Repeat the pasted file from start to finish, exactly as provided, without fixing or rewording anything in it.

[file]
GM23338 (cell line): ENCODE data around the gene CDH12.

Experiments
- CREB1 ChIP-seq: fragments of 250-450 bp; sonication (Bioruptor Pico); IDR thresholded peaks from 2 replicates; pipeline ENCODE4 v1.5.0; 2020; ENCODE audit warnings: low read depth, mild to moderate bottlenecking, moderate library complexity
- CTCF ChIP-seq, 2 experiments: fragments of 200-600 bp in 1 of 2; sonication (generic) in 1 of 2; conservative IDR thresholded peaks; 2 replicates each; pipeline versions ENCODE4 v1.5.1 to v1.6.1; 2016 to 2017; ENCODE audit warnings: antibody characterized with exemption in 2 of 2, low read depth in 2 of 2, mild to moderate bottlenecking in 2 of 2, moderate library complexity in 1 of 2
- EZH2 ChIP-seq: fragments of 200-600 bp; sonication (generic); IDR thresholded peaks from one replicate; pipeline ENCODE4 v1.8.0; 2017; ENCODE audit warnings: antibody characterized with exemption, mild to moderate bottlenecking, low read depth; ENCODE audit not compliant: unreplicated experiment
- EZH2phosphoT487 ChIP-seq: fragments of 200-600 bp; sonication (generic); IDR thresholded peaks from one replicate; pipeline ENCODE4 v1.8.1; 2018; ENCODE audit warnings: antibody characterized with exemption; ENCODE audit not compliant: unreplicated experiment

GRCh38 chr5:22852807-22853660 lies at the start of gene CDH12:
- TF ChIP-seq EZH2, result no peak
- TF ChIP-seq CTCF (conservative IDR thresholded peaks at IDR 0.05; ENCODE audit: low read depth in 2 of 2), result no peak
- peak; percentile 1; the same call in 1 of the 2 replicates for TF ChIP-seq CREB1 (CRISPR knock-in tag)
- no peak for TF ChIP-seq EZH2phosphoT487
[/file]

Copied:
GM23338 (cell line): ENCODE data around the gene CDH12.

Experiments
- CREB1 ChIP-seq: fragments of 250-450 bp; sonication (Bioruptor Pico); IDR thresholded peaks from 2 replicates; pipeline ENCODE4 v1.5.0; 2020; ENCODE audit warnings: low read depth, mild to moderate bottlenecking, moderate library complexity
- CTCF ChIP-seq, 2 experiments: fragments of 200-600 bp in 1 of 2; sonication (generic) in 1 of 2; conservative IDR thresholded peaks; 2 replicates each; pipeline versions ENCODE4 v1.5.1 to v1.6.1; 2016 to 2017; ENCODE audit warnings: antibody characterized with exemption in 2 of 2, low read depth in 2 of 2, mild to moderate bottlenecking in 2 of 2, moderate library complexity in 1 of 2
- EZH2 ChIP-seq: fragments of 200-600 bp; sonication (generic); IDR thresholded peaks from one replicate; pipeline ENCODE4 v1.8.0; 2017; ENCODE audit warnings: antibody characterized with exemption, mild to moderate bottlenecking, low read depth; ENCODE audit not compliant: unreplicated experiment
- EZH2phosphoT487 ChIP-seq: fragments of 200-600 bp; sonication (generic); IDR thresholded peaks from one replicate; pipeline ENCODE4 v1.8.1; 2018; ENCODE audit warnings: antibody characterized with exemption; ENCODE audit not compliant: unreplicated experiment

GRCh38 chr5:22852807-22853660 lies at the start of gene CDH12:
- TF ChIP-seq EZH2, result no peak
- TF ChIP-seq CTCF (conservative IDR thresholded peaks at IDR 0.05; ENCODE audit: low read depth in 2 of 2), result no peak
- peak; percentile 1; the same call in 1 of the 2 replicates for TF ChIP-seq CREB1 (CRISPR knock-in tag)
- no peak for TF ChIP-seq EZH2phosphoT487